The Continuum Hypothesis was the number one mathematical challenge set by Hilbert at the start of the 1900s. It was only ever solved in the negative. Yet, our discovery of Aleph 0.5 offers a simple solution with deep implications.
In Georg Cantor’s notation, the continuum hypothesis can be stated by the simple equation 2ℵ0 = ℵ1, where ℵ0 is the cardinal number of an infinite countable set (such as the set of natural numbers), and the cardinal numbers of larger “well-orderable sets” are ℵ1, ℵ2, …, ℵα, …, indexed by the ordinal numbers. The cardinality of the continuum can be shown to equal 2ℵ0; thus, the continuum hypothesis rules out the existence of a set of size intermediate between the natural numbers and the continuum.
Aleph 0 (ℵ0)
The Division of Number Space between ZERO and ONE by whole number fractions creates a series of fractional parts that can be added together to produce a total that proceeds at the rate of half of the Whole Numbers (Aleph 0.5). As this density of infinity is exactly double that of the infinite set of whole numbers, we can establish that there are exactly double the number (infinite dencity) of infinity whole number factions, as there are whole numbers.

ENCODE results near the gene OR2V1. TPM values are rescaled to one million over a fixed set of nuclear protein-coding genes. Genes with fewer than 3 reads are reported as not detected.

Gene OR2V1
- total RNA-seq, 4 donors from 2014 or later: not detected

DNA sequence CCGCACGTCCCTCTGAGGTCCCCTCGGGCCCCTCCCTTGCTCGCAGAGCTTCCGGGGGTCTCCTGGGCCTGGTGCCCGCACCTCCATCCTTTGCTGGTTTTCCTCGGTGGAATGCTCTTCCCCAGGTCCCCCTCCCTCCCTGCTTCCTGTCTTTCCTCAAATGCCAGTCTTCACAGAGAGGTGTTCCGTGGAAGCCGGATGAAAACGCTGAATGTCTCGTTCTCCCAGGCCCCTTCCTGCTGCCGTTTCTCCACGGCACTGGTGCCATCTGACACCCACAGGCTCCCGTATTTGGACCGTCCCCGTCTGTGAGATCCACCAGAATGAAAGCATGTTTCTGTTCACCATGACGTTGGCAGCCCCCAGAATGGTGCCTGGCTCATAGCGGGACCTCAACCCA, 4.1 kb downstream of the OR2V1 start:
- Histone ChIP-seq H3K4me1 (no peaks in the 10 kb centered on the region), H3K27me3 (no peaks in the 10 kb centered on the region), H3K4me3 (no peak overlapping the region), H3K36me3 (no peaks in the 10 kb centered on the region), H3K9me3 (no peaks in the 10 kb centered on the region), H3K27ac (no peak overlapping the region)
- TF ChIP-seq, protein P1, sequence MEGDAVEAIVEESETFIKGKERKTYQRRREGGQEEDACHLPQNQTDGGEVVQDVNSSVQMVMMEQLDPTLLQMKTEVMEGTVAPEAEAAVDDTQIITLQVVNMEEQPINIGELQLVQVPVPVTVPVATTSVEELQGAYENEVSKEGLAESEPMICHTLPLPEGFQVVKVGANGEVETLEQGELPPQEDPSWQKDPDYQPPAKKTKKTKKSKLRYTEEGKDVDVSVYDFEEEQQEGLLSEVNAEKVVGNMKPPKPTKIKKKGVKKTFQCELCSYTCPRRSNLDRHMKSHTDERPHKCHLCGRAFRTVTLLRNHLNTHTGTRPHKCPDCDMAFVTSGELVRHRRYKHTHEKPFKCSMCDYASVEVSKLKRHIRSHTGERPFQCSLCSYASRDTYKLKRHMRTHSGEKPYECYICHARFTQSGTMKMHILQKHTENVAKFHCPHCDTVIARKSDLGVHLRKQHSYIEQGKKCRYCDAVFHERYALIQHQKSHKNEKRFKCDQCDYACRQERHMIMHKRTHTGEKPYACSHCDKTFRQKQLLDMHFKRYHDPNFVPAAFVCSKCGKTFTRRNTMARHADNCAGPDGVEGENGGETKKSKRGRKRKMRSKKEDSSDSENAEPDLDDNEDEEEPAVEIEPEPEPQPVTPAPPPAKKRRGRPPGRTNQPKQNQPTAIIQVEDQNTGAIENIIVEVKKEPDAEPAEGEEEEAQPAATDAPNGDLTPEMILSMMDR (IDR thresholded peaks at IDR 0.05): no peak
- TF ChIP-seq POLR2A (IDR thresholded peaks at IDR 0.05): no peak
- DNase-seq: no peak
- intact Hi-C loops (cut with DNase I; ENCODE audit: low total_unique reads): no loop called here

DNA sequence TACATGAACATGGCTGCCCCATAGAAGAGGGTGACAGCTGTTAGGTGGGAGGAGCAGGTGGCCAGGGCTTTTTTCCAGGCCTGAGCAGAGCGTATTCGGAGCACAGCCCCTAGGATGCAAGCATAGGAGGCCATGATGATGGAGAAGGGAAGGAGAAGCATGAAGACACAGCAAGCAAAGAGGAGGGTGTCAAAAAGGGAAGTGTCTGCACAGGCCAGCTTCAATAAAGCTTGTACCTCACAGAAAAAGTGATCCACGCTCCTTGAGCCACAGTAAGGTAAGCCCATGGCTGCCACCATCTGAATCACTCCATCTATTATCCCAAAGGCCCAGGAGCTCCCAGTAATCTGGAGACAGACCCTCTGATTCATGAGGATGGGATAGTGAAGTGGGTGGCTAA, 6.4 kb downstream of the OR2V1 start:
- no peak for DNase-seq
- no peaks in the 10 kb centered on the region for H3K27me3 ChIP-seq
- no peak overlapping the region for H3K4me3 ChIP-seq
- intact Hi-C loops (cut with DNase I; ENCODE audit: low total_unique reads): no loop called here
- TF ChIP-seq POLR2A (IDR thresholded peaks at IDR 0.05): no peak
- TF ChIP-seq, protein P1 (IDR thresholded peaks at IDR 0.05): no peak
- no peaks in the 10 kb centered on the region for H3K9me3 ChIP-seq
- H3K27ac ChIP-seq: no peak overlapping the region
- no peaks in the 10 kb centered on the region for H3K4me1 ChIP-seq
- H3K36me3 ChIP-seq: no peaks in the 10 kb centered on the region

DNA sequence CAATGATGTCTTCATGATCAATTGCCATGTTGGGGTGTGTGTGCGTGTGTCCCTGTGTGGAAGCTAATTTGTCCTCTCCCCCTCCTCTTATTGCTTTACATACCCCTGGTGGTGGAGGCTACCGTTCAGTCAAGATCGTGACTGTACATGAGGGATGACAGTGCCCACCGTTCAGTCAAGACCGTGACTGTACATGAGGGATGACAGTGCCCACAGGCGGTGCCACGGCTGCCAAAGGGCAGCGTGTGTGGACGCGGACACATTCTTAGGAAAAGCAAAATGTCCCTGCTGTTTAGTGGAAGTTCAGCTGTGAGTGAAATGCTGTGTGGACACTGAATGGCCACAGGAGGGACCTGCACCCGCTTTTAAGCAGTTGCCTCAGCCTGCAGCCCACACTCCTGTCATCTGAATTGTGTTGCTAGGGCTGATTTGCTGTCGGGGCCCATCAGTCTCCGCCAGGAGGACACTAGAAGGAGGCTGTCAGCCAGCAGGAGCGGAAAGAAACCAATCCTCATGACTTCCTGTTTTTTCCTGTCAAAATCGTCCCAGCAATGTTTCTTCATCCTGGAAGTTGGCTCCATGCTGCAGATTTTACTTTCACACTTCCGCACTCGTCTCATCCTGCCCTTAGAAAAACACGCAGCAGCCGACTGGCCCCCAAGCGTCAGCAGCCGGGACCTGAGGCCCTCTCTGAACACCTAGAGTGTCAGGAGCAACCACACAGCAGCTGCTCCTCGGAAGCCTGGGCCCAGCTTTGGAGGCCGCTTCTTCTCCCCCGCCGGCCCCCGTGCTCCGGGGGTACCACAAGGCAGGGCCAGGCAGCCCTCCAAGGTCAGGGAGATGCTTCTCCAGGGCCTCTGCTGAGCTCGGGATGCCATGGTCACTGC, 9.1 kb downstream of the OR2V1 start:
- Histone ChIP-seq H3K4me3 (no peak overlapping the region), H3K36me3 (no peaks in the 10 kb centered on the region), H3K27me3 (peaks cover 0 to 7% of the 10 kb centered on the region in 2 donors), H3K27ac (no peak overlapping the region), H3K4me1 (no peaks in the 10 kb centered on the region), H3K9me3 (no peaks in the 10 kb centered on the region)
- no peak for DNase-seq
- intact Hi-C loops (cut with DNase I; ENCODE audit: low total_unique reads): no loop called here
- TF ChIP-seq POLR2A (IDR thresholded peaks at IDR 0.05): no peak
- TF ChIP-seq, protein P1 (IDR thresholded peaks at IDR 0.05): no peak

This establishes a bijection (one to one correspondence) between the whole numbers (left column above), and the total for the summed fractions (right column). The conjecture laid out by Cantor suggest that no infinite set exists between the cardinal and real number sets. Yet we can clearly see that the addition of whole fractions produces an infinite set that progresses at exactly half the rate of the cardinal numbers.
Therefore the continuum hypothesis is incorrect.
We call this infinite set of fractional numbers Aleph 0.5 ( ℵ0.5), as it is exactly double the density of the cardinal numbers.
Watch the Video
In this video, Colin Power explains the mathematical process that generates Aleph 0.5 from the infinite set of whole number fractions, revealing that they exhibit a double density of number, compared to the Whole numbers from 1 to infinity
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Aleph 0.5 - Expressed in fractions
The notion of Aleph 0.5 can be expressed in terms of fractional values. By doing so it becomes clear that we are adding together sequencial values of cardinal numbers from which the next value is derived.
divisions of reciprocal number space
The numbers that constitute aleph 0.5 are found as the infinite set of whole number fractions, each found in reciprocal number space, between zero and one. They begin with 1/1 which establishes the unit measure of reciprocal space. The next number divides the line into 2 parts. 1/2 is added to 2/2 to produce 1.5. In the next step, reciprocal space is divided into 3 parts, and 1/3 + 2/3 + 3/3 = 2, and so on. As each step, reciprocal space is divided into the next number of equal parts, and they are added together in sequence from the first part up to the last. As the whole numbers increases, so the size of each part between zero and one gets smaller.
Triangle and square numbers